Documentarian media often serves as a necessary intermediary between the public and the very real, though yet unvoiced, crises that plague our communities.
Abigail Disney’s The American Dream and Other Fairy Tales (2022) is one such documentary which brings to light an issue that we are all likely aware of to a certain extent—the ethical pitfalls of one of America’s corporate giants, The Walt Disney Company.
The film explores how The Walt Disney Company has exploited its working-class employees, leaving many (Disneyland employees specifically) suffering from crippling poverty and homelessness.
Though the documentary focuses on the California park, it still resonates for those familiar with its Florida counterpart. Many of our Rollins faculty have ties to the company, and, through the Disney College Program (DCP), students have also had the opportunity to experience the “magic” of Disney from an insider perspective — Disney has seemingly advertised the program as an opportunity for the burgeoning young adult’s self-exploration: “Magic Is Within You.”
When the COVID-19 pandemic spread in waves through Central Florida and the rest of the world in early spring 2020, The Walt Disney Company sent similar shock waves through the community; they announced the layoffs of thousands of their theme park and hotel employees. This announcement paved a road to further lay-offs as the pandemic continued to desolate public health and ravage the global economy.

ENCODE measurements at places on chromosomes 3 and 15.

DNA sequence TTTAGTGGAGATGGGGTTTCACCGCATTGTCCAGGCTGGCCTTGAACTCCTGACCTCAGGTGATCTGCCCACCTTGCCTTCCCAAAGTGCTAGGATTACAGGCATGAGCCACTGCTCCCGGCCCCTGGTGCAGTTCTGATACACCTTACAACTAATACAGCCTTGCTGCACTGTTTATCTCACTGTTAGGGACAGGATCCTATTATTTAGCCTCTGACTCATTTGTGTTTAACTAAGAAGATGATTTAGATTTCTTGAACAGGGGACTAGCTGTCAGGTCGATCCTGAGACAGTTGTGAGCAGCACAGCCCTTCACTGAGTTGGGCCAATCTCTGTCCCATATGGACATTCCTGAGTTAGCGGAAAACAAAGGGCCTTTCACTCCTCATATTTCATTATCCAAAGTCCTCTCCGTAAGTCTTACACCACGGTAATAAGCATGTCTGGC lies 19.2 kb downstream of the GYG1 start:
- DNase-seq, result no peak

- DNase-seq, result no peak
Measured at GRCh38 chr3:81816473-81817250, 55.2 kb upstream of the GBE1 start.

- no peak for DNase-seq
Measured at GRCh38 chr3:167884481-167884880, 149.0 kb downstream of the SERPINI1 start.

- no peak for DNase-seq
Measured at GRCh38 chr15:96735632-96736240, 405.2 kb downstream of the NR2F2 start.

The American Dream—produced and directed by Walt Disney’s very own grandniece, Abigail Disney—delves deeper into the company’s history and contemporary culture to explore how Disney’s exemplification of corporate exploitation weaves a broader narrative of the failure of Reagan-era trickle-down economic politics to address the concerns of what is becoming an exponentially increasing impoverished class of America. Ultimately, the failure of Disney to address their ongoing ethical crisis is symptomatic of a need for more transparency surrounding the financial affairs of these massive American conglomerates.
The documentary premieres at Enzian Theater in Maitland—which has major ties to Rollins and the Tiedtke family—Friday, Sept. 16, and it will continue to play until Thursday, Sept. 22nd.
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